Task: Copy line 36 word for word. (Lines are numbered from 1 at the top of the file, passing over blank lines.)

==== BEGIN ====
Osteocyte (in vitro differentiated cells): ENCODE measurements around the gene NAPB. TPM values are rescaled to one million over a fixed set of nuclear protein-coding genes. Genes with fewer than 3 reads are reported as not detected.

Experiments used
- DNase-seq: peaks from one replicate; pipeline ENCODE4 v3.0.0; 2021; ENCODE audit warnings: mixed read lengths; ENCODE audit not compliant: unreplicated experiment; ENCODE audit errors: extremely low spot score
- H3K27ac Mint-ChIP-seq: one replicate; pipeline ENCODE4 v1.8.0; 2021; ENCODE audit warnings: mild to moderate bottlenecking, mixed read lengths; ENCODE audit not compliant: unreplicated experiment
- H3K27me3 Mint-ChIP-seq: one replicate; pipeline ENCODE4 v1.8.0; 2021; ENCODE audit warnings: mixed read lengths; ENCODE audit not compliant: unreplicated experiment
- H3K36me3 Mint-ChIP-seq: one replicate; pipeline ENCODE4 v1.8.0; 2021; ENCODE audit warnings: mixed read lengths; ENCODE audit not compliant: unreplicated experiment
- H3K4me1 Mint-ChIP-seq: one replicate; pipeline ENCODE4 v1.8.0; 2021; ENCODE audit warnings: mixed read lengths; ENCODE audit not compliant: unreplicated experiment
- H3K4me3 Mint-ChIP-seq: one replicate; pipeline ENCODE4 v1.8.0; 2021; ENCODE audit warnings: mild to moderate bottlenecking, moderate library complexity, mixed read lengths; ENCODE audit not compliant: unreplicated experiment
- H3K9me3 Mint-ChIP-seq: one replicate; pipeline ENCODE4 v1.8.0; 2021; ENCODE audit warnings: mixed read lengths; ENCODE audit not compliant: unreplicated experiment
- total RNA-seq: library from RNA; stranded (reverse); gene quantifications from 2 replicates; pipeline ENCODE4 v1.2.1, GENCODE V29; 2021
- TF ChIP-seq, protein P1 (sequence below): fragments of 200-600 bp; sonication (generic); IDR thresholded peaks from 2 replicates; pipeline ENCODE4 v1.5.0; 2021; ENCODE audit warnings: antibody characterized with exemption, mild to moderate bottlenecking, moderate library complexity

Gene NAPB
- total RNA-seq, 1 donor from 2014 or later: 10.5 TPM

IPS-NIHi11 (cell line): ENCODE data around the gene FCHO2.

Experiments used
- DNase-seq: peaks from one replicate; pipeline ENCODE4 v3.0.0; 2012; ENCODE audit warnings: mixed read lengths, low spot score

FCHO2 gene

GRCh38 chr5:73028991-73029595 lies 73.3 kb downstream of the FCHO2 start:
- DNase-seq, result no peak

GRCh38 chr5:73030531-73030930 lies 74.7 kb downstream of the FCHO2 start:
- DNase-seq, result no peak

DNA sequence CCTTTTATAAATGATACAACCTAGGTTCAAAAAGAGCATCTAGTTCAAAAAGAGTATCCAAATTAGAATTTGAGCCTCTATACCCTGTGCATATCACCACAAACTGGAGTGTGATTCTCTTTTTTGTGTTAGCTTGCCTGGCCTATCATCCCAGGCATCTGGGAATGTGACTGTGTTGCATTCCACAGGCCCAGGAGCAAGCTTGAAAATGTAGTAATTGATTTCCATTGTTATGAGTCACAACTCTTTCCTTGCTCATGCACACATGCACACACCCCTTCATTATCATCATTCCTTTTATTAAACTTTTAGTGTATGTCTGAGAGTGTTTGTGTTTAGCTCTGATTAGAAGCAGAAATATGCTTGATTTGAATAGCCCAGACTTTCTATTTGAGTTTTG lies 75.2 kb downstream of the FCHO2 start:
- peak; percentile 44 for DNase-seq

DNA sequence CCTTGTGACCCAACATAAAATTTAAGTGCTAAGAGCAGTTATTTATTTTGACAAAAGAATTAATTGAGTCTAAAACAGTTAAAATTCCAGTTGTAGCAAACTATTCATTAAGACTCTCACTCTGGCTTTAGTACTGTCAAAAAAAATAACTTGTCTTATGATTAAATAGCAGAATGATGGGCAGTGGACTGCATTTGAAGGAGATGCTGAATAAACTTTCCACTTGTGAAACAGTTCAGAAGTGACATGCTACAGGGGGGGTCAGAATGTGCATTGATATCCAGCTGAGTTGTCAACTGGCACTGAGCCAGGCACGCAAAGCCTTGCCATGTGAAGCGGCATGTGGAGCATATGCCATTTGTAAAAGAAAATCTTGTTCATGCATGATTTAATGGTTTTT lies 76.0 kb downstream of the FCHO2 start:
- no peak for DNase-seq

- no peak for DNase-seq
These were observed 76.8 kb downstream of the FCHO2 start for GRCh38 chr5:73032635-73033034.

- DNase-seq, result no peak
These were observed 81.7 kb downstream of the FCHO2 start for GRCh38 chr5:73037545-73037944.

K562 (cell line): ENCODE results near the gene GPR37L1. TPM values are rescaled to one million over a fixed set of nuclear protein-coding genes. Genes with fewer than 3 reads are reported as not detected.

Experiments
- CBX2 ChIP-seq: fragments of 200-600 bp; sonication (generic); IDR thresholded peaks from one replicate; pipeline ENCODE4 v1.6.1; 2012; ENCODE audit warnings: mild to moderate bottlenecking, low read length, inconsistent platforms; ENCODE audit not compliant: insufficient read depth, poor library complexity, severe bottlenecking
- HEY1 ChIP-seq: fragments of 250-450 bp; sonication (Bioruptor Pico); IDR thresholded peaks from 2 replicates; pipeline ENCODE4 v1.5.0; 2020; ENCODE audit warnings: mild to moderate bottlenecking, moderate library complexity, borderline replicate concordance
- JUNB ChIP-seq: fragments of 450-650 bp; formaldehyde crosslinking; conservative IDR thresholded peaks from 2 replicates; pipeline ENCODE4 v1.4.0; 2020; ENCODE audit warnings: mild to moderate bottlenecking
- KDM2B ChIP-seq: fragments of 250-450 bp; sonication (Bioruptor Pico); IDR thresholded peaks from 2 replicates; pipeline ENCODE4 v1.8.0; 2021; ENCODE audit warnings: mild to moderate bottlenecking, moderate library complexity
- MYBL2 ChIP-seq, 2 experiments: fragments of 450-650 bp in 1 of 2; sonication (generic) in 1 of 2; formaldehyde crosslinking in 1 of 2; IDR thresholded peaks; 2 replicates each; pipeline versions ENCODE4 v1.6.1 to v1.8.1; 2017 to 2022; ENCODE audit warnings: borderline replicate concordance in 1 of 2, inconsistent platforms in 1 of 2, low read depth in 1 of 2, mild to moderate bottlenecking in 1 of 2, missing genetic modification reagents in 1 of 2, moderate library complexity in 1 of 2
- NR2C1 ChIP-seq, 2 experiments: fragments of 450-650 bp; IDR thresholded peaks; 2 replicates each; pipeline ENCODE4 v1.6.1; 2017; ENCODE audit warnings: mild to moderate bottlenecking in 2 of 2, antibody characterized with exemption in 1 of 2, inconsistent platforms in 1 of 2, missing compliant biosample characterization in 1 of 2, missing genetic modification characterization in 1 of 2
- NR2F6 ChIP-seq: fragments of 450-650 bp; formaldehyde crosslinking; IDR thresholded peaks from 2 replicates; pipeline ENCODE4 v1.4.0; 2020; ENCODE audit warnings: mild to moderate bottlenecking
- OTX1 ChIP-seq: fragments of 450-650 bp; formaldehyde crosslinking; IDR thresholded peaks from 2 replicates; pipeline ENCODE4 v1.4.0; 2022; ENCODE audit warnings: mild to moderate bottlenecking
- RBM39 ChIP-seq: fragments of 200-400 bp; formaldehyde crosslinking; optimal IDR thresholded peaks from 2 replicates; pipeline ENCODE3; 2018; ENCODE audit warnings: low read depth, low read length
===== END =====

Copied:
- MYBL2 ChIP-seq, 2 experiments: fragments of 450-650 bp in 1 of 2; sonication (generic) in 1 of 2; formaldehyde crosslinking in 1 of 2; IDR thresholded peaks; 2 replicates each; pipeline versions ENCODE4 v1.6.1 to v1.8.1; 2017 to 2022; ENCODE audit warnings: borderline replicate concordance in 1 of 2, inconsistent platforms in 1 of 2, low read depth in 1 of 2, mild to moderate bottlenecking in 1 of 2, missing genetic modification reagents in 1 of 2, moderate library complexity in 1 of 2